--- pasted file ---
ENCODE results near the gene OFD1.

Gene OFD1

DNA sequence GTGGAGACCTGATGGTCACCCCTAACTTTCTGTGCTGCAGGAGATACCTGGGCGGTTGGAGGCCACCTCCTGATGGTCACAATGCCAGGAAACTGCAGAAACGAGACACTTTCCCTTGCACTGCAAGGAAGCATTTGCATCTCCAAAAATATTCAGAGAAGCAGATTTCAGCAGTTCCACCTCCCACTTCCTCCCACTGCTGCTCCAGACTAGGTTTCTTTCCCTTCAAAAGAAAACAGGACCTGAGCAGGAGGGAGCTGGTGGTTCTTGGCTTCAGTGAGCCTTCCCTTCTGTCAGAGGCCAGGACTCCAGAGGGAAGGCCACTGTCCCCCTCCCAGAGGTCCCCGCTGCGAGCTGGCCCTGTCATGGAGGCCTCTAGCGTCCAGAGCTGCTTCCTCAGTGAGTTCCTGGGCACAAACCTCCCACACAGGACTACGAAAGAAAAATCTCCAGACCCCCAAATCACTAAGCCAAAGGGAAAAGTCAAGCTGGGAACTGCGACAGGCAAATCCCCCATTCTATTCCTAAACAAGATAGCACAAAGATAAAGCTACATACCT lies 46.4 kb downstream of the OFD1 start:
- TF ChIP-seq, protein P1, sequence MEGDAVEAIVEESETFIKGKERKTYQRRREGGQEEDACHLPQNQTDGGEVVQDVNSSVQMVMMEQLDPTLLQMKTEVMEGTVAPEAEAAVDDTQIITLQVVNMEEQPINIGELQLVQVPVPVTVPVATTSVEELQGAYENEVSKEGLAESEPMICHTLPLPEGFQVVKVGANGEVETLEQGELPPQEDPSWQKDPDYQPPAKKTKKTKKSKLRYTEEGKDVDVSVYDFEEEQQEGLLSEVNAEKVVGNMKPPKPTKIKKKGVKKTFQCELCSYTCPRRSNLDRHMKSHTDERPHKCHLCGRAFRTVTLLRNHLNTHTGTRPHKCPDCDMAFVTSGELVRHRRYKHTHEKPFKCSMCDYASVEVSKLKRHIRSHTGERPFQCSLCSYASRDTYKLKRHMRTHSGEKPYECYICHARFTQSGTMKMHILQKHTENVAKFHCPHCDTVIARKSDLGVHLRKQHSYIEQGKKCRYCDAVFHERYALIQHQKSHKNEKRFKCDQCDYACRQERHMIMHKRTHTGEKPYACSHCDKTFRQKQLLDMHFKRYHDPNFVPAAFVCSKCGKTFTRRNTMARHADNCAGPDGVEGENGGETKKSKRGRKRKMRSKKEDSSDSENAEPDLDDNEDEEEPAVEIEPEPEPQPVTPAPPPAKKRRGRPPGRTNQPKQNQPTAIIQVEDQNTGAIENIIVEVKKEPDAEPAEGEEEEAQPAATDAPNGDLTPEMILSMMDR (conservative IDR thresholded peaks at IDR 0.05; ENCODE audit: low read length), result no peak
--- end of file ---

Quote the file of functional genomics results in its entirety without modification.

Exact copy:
ENCODE results near the gene OFD1.

Gene OFD1

DNA sequence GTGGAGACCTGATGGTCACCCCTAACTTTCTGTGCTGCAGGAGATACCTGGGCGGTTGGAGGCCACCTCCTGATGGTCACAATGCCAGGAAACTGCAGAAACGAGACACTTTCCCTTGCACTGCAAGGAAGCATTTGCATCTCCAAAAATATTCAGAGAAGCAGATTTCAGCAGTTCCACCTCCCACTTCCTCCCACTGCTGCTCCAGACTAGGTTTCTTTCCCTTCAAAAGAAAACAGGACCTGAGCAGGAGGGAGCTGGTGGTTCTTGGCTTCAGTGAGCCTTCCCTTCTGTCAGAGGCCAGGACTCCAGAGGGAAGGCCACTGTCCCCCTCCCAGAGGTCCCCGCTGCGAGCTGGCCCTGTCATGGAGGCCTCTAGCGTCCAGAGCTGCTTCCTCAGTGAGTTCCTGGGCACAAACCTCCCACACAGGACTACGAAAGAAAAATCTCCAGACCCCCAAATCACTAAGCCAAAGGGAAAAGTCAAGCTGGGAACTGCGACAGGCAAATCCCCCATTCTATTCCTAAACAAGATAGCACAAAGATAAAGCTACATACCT lies 46.4 kb downstream of the OFD1 start:
- TF ChIP-seq, protein P1, sequence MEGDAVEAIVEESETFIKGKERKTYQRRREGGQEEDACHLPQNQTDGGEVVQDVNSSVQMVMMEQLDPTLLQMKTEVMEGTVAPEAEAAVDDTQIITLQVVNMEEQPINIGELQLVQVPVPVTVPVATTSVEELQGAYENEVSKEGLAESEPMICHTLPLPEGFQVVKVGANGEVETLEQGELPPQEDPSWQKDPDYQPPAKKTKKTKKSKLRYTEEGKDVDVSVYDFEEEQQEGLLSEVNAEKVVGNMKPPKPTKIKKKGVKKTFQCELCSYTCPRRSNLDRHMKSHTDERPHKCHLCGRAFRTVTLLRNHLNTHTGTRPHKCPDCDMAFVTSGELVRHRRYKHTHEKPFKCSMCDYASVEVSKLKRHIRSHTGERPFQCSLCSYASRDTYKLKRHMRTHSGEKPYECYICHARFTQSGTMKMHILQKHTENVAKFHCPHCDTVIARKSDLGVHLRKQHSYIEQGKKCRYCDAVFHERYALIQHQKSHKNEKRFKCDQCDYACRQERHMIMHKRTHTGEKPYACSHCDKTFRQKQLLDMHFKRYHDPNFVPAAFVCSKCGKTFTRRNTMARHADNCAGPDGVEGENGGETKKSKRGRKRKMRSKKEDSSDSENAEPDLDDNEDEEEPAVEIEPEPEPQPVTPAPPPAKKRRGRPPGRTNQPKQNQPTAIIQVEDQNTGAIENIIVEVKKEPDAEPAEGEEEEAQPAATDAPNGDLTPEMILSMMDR (conservative IDR thresholded peaks at IDR 0.05; ENCODE audit: low read length), result no peak